Legislative Positions

Tracking Federal Legislation Impacting the Patient Community

Patients Rising Now developed a Legislative Positions Chart to track federal legislation impacting the patient community and the healthcare landscape at large. The purpose of this chart is to help everyone understand PRN’s position on legislation. 

To date, 14,198 bills have been introduced in the 117th Congress. The Patients Rising Now team analyzed all of the legislation (excluding Amendments and Resolutions) introduced in the House of Representatives  and the U.S. Senate in an effort to determine the effect of each bill on the patient community. Beyond any legislation that would broadly impact the patient community, legislative importance was prioritized if the bill will help or harm patients. In total, the chart covers 636 specific bills introduced this Congress.

Patients Rising Now welcomes comments or questions regarding the 117th Congress Legislative Positions Chart. If you have any feedback you’d like to offer, please contact Patients Rising Now Executive Director, Rachel Derby (rachel@patientsrising.org) or Manager of Government Affairs, Davis Hagigh (davis@patientsrisingnow.org).


Understanding the Legislative Positions Chart

Due to the large volume of legislation being synthesized for the patient community, Patients Rising Now organized the Legislative Positions Chart  by our three policy pillars; access, affordability and transparency. To further focus organization of the 636 bills, information is also divided into subcategories.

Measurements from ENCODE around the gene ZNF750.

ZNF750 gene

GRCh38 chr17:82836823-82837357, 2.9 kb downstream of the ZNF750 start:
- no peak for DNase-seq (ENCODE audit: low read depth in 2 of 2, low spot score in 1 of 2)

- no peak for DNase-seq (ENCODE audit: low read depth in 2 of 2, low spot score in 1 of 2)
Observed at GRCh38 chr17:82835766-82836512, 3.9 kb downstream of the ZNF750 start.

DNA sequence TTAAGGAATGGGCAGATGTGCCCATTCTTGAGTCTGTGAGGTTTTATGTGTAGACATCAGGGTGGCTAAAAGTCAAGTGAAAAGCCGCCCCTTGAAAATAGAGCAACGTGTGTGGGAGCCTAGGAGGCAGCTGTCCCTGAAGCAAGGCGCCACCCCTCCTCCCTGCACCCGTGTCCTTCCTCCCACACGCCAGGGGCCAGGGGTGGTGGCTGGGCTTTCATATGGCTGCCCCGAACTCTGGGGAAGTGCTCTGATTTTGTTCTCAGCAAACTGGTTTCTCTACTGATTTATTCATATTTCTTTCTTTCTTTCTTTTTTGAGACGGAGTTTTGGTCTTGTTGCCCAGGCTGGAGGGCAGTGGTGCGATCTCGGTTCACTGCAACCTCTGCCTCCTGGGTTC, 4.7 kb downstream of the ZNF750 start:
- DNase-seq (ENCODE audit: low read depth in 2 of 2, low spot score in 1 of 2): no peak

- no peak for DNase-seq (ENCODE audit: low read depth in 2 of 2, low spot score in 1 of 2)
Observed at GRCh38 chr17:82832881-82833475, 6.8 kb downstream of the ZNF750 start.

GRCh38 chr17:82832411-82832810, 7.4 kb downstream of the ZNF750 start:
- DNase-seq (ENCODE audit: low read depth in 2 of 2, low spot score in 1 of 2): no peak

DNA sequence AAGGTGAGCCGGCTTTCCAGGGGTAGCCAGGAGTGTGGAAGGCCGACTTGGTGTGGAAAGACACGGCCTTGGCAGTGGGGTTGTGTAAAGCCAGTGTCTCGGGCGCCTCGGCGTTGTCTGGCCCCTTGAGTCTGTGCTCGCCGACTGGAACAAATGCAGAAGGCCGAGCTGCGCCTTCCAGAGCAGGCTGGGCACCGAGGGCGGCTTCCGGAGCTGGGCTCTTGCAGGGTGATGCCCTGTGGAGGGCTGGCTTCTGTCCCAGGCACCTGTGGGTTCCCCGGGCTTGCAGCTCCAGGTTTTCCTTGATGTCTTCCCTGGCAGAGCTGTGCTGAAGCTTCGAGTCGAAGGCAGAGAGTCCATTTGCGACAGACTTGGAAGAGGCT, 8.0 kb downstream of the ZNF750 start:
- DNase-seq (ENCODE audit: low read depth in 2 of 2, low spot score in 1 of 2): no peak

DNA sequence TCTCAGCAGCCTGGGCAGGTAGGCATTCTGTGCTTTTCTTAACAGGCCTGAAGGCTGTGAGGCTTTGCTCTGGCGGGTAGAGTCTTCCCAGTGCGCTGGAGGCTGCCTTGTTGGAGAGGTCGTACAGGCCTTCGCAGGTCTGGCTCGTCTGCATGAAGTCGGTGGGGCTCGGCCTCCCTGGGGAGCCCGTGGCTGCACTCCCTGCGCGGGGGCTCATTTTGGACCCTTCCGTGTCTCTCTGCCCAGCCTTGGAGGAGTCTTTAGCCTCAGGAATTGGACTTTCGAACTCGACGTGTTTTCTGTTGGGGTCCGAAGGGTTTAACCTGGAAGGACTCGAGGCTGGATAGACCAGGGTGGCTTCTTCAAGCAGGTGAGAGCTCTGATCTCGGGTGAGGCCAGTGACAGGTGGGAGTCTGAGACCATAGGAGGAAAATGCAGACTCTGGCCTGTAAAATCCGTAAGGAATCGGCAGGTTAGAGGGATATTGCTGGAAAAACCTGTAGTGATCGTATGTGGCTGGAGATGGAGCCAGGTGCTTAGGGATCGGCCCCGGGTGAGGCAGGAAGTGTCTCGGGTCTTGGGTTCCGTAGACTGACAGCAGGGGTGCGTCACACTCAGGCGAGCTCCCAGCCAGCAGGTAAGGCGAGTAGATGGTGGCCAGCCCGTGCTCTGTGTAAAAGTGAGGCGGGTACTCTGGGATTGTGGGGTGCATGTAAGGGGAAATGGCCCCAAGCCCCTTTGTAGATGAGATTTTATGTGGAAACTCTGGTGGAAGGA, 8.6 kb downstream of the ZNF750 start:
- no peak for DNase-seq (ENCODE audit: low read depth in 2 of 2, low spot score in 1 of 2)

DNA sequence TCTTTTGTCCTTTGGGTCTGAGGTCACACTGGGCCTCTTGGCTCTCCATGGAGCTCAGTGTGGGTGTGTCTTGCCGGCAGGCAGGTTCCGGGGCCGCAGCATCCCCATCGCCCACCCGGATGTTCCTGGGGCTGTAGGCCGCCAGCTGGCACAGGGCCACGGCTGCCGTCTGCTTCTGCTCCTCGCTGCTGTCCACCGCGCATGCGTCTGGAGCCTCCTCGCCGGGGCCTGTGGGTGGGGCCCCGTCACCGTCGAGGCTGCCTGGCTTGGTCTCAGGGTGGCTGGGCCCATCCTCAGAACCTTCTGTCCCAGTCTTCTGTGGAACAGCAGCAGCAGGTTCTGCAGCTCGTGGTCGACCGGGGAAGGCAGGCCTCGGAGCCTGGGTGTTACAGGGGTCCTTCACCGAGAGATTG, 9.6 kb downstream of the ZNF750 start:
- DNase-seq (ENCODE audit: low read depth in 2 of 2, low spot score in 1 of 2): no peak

Category: Access, Affordability, and Transparency.

Access: The default setting of the U.S. healthcare system should be getting the right treatment to the right patient at the right time. Patients experience delays and roadblocks in treatment. 

Affordability: Policy solutions that will lower out of pocket costs for all Americans. These solutions ensure affordability to all patients, especially the most vulnerable: those with rare or chronic conditions, the underserved, the indigent, and the elderly.  

Transparency: Patients should be afforded the fundamental right of fair and transparent healthcare pricing. All patient out of pocket cost expectations should be shared with patients and their families upfront. Any discounts and rebates received by pharmacy benefit managers (PBMs) should be disclosed and shared with the patients for whom such savings were intended.

Subcategory: Agency, Biosimilars, Cancer, Chronic Disease, Drug Pricing, Health Equity, Health Plans/Insurance, Health Savings Account, Health Services, Kidney, Medical Devices, Miscellaneous, Rare Disease, Research, Seniors, Telehealth, and Veterans. 

Agency: The bills on the Agency Sheet are pieces of legislation that affect any of the Federal Agencies that regulate or manage health (HHS, FDA, CDC, etc.). The bills listed will change regulatory practices, direct an agency to do something (conduct a study, for example), enforce federal rules, and more.

Biosimilars: Legislation that would change the biosimilars landscape to increase access to biosimilars, advance education on biosimilars, change designations of biosimilars, and more.

Cancer: Addresses cancer and the patient experience when they’re diagnosed. There are measures on this sheet that increase access to screenings and tests, eliminate waiting periods, remove cost-sharing requirements, increase research efforts, and more.

Chronic Conditions: The bills on the Chronic chart deal with insurance-related issues, specific diseases (such as osteoporosis and asthma), issuing grants to increase caregiver access, increasing research on certain chronic conditions, protecting access to coverage for chronic patients, and more.

Drug Pricing: Legislation that addresses drug and other healthcare costs. The bills for this issue area increase transparency, ensure enforcement of certain Federal Rules, increase patient access to information on treatments, initiate new guidelines for Federal health programs, and more.

Health Equity: Health Equity legislation that improves patient access to care. The bills include provisions to increase diversity in clinical trials, protect patients with pre-existing conditions, study social determinants of health, assist rural patients, and more.